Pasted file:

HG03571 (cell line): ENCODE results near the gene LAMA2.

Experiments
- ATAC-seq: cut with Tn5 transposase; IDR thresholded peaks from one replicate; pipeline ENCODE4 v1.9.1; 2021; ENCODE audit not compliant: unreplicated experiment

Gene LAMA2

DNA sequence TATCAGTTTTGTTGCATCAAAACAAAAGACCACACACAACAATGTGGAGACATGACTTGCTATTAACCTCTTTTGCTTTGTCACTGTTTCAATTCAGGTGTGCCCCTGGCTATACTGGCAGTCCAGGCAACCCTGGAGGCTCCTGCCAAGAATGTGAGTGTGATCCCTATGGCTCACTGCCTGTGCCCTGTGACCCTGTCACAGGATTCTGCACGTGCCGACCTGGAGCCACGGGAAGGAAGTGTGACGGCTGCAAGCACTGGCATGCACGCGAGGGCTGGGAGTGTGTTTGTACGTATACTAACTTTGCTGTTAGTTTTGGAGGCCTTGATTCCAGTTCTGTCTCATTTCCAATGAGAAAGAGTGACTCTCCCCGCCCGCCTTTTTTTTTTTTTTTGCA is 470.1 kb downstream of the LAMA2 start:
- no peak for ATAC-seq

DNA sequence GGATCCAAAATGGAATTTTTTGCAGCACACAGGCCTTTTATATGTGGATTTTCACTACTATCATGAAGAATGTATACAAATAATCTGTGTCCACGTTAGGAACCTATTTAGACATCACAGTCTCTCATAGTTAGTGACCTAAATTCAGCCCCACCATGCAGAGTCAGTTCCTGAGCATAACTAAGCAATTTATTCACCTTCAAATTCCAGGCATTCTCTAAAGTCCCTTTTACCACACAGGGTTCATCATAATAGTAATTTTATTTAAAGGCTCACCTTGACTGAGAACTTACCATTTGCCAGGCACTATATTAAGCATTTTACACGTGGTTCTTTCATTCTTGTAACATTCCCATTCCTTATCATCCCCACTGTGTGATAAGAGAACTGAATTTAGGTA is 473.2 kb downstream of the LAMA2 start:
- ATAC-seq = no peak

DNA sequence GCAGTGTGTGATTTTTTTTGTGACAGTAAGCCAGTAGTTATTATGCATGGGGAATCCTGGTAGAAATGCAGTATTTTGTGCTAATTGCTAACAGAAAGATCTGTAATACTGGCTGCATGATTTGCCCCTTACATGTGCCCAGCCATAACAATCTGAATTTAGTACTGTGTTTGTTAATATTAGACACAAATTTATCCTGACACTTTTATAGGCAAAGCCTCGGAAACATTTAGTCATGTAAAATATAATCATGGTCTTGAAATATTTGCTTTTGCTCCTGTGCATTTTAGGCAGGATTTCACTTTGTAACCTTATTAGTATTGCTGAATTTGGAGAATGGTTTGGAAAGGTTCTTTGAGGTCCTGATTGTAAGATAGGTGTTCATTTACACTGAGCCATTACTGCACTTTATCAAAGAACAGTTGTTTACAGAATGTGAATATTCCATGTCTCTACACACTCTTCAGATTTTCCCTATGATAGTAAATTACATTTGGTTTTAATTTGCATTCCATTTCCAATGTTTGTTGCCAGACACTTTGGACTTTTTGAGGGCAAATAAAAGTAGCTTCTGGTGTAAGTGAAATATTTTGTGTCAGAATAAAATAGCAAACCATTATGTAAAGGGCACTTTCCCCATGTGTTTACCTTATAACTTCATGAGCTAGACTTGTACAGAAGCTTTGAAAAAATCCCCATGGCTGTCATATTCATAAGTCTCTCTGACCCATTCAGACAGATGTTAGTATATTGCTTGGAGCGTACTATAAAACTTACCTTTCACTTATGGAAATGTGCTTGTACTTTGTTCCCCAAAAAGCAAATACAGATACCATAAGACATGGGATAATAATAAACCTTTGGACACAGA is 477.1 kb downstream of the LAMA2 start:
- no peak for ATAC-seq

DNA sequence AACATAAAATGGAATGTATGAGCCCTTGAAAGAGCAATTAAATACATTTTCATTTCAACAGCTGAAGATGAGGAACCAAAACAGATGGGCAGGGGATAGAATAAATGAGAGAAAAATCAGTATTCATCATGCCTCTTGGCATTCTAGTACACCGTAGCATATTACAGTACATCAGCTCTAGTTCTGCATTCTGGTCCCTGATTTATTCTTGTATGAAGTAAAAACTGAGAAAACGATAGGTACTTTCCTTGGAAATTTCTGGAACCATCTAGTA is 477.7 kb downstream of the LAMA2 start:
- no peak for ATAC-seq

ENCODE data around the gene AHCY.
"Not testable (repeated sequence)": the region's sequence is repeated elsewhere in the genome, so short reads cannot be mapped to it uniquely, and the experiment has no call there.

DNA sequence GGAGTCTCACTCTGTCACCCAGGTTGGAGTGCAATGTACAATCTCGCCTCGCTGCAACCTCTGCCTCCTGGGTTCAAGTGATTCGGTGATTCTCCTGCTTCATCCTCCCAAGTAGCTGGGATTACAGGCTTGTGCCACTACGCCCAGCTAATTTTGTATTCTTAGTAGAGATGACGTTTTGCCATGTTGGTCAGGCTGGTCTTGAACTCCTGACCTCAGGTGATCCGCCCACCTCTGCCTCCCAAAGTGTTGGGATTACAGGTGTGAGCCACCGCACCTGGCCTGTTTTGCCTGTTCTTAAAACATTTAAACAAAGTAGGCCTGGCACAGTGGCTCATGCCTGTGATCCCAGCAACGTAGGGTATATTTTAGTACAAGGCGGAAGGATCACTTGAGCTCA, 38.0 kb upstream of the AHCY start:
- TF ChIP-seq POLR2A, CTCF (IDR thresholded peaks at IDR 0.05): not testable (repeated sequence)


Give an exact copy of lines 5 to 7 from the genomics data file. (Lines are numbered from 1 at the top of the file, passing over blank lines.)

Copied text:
DNA sequence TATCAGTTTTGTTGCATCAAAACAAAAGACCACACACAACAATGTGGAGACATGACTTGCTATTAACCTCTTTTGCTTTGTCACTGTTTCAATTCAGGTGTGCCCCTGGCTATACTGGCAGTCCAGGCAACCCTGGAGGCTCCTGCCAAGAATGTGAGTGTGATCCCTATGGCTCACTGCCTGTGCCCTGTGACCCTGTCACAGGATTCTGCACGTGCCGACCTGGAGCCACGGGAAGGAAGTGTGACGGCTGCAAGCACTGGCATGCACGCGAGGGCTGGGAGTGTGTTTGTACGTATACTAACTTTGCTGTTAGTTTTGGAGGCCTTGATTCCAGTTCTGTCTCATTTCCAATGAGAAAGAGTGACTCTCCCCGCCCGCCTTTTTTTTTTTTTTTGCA is 470.1 kb downstream of the LAMA2 start:
- no peak for ATAC-seq

DNA sequence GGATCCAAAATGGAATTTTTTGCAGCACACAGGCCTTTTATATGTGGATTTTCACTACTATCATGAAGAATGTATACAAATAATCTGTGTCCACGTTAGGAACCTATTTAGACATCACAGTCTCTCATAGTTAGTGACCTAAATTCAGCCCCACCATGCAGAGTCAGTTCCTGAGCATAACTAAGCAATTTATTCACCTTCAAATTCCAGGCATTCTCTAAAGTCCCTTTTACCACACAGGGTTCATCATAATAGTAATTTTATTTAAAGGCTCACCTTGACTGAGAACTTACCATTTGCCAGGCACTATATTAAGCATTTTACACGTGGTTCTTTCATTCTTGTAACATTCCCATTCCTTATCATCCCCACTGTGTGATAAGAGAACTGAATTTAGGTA is 473.2 kb downstream of the LAMA2 start: